Note:  Do not rely on this information. It is very old.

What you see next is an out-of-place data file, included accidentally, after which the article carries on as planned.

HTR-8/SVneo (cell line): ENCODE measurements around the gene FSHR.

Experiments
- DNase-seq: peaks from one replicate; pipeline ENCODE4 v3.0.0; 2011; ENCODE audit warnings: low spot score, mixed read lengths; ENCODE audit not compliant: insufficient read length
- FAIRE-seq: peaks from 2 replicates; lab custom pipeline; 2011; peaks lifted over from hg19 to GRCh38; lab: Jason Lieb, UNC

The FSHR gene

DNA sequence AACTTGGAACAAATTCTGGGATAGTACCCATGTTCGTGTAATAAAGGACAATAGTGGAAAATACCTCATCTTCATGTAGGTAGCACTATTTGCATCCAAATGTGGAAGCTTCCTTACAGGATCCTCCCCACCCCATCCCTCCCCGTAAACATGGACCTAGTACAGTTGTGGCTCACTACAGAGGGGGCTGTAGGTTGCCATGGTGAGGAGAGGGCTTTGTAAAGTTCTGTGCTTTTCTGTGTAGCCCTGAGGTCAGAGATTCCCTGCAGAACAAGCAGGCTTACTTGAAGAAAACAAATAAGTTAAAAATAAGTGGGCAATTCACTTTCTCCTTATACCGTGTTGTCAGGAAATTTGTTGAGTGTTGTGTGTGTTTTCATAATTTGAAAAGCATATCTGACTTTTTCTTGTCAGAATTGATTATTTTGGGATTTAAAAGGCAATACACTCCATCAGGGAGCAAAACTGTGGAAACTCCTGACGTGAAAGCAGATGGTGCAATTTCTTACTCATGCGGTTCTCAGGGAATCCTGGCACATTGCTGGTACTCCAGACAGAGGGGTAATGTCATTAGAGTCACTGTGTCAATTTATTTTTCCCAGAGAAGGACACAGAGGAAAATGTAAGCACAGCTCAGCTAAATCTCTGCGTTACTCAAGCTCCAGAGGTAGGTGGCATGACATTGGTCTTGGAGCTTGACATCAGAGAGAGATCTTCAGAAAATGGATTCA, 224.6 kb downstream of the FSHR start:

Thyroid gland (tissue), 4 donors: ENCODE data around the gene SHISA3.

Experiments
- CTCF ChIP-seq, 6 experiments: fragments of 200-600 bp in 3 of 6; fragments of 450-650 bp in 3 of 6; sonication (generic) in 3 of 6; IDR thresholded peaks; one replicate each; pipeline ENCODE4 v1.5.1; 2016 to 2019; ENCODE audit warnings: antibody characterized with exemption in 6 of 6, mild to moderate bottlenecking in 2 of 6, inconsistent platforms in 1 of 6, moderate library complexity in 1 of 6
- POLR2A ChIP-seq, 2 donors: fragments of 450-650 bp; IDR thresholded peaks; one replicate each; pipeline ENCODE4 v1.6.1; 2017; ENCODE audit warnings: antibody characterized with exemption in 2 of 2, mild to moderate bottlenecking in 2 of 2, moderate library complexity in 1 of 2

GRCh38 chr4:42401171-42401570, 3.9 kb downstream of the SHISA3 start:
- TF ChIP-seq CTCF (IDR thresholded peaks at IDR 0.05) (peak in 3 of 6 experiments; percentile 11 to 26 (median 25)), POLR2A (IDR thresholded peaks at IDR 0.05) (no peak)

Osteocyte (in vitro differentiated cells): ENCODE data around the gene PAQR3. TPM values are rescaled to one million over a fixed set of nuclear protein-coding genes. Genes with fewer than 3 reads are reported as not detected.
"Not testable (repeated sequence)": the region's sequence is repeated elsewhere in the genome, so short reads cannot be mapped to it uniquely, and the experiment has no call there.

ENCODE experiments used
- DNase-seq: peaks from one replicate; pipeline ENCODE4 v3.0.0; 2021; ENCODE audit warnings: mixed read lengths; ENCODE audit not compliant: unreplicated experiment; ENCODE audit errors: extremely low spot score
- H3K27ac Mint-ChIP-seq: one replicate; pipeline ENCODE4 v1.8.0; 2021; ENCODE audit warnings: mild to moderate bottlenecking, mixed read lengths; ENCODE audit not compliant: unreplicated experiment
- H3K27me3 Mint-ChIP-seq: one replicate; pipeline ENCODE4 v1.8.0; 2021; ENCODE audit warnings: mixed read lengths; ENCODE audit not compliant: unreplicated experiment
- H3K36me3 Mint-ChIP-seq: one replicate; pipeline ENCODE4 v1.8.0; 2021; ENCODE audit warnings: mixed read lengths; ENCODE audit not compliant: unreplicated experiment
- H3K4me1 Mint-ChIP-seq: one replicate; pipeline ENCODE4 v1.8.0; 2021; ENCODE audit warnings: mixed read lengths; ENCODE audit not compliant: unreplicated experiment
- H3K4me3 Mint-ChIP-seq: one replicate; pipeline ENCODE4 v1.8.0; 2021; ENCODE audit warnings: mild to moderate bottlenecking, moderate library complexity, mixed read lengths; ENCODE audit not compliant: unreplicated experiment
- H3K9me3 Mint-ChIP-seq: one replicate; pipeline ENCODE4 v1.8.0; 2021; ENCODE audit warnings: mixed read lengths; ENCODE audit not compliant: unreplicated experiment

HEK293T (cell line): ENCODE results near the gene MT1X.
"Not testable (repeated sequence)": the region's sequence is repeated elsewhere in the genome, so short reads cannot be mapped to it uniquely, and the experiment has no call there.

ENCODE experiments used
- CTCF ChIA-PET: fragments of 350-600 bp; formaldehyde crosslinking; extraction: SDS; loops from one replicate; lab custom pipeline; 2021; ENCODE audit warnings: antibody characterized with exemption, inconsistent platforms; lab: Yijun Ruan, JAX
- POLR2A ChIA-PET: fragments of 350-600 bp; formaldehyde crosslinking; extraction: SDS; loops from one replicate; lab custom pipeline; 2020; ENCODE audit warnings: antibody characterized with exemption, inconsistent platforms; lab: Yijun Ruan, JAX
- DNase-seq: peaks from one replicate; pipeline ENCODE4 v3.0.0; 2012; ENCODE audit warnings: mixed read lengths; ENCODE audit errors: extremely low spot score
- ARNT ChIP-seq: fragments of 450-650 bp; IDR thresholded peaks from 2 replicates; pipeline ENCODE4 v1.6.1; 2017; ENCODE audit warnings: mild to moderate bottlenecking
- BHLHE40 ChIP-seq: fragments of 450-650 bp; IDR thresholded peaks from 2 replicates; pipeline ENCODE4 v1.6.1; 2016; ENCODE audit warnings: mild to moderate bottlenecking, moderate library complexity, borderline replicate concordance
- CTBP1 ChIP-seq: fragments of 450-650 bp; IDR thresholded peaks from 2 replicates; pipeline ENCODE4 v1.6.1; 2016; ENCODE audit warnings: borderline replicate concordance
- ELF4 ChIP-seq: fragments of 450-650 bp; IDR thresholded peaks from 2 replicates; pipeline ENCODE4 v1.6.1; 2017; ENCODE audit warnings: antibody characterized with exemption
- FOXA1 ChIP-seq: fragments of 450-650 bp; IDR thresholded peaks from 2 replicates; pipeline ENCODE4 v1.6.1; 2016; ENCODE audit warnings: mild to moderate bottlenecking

Denbighshire lies between Flintshire and Carnarvonshire on the coast of N. Wales, having a sea frontage of 9 miles, and an area of 612-1/2 square miles. Its surface is very diversified, as the inland portions are mountainous, but the hills are divided by fertile valleys broadening as they run towards the sea, the valley of the Clwyd being the most important. Agriculture prospers on these lower grounds, whilst the higher levels are rich in slate, as at Rhiwfelen and Glyn Ceiriog, paving slabs and millstones, as at Cefn Ruabon and Nantglyn, coal and iron, as at Ruabon and Brymbo. Though Denbigh is the capital, the largest town is Wrexham. Llangollen is much frequented for its charming scenery, and Llanrwst for its salmon and trout fishing. The county abounds in handsome and picturesque seats, chief amongst which are Wynnstay (Sir Watkin Williams Wynn), Brynkinalt (Lord A. Hill-Trevor), Gwydyr (Lady Willoughby d'Eresby), and Chirk Castle (Mr. R. M. Biddulph).